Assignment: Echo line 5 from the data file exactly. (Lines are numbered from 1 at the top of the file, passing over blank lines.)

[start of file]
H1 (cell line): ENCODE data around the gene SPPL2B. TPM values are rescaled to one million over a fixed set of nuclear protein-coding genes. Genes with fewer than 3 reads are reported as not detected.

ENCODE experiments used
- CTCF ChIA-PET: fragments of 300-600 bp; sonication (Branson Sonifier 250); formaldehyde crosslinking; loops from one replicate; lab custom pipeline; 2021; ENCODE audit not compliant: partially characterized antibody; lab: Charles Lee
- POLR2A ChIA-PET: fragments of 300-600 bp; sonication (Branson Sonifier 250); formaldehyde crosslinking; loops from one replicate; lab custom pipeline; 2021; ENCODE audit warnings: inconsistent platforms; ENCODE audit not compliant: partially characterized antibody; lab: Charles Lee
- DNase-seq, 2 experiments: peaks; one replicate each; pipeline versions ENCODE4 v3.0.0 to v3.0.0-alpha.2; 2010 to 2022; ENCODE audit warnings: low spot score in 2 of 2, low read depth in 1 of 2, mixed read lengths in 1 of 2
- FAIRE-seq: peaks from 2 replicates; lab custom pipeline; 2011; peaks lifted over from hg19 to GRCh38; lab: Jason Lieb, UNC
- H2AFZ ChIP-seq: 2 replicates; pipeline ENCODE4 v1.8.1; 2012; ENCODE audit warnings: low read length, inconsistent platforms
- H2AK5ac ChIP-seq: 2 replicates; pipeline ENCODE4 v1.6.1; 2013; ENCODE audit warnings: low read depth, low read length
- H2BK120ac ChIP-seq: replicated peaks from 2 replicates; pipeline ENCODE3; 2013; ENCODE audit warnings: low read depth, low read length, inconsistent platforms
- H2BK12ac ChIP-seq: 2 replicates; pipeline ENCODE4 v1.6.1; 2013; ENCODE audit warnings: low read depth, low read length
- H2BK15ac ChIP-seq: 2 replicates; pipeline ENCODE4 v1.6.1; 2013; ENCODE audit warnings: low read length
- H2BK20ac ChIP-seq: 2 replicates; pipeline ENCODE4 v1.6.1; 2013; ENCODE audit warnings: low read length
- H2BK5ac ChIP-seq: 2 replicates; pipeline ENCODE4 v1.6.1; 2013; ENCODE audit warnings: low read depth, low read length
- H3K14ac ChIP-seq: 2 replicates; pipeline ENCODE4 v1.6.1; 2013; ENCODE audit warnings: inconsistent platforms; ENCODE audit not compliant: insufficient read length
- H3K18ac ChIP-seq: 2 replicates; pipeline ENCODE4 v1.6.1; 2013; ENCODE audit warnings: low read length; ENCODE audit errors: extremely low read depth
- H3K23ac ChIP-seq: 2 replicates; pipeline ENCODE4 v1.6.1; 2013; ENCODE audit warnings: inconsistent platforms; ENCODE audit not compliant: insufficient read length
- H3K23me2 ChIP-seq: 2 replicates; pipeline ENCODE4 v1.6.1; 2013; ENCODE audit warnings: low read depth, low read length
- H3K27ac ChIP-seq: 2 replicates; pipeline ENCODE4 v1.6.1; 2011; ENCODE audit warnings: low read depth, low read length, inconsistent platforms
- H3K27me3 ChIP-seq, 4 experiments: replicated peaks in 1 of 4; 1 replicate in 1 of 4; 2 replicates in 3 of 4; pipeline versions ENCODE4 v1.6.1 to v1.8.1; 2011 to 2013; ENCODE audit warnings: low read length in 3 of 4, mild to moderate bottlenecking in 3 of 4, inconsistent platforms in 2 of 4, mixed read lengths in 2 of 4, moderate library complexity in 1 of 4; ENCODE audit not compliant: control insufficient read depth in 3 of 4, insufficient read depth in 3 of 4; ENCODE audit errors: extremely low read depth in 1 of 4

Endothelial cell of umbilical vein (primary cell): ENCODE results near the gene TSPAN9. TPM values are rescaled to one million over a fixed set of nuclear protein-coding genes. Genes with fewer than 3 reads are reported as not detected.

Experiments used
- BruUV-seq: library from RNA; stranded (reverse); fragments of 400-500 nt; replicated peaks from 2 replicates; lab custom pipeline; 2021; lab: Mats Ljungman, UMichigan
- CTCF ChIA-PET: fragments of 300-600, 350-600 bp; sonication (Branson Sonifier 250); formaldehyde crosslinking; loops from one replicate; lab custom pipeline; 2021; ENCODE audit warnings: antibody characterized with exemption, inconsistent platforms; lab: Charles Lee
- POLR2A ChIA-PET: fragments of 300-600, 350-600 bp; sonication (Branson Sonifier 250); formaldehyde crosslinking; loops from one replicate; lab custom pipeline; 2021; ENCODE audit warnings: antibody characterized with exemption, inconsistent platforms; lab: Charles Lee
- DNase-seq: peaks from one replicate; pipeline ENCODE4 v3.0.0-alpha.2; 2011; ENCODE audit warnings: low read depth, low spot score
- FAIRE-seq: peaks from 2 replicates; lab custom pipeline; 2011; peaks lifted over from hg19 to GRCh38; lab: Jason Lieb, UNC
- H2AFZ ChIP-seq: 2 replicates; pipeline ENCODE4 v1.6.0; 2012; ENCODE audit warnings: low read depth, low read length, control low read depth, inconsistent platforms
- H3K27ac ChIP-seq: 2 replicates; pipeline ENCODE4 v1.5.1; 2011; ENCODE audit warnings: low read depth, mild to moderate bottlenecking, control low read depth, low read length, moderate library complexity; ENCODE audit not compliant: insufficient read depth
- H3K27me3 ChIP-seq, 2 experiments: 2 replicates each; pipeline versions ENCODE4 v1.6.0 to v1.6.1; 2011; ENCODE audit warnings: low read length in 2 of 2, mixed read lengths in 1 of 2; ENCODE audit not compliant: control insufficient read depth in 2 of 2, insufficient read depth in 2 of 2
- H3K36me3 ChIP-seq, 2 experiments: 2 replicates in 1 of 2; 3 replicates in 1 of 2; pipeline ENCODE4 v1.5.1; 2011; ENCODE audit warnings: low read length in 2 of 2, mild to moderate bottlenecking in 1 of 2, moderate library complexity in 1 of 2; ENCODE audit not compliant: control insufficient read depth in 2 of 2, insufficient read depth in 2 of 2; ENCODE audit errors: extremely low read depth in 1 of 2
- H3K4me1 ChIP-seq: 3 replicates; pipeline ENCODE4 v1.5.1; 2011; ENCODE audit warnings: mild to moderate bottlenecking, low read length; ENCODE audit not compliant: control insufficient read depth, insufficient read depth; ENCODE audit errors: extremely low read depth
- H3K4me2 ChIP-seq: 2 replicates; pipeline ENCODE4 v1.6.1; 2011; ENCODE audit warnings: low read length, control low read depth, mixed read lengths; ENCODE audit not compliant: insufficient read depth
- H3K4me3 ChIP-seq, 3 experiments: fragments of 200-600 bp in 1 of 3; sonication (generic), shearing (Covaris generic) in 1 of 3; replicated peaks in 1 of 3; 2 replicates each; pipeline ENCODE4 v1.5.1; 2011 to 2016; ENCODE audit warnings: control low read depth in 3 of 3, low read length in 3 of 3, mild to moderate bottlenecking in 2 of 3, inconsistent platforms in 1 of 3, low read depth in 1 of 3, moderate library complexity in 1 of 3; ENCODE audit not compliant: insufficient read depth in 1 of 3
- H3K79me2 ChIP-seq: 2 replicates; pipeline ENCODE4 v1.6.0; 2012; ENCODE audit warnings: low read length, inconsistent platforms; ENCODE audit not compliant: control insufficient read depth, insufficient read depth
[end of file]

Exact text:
- DNase-seq, 2 experiments: peaks; one replicate each; pipeline versions ENCODE4 v3.0.0 to v3.0.0-alpha.2; 2010 to 2022; ENCODE audit warnings: low spot score in 2 of 2, low read depth in 1 of 2, mixed read lengths in 1 of 2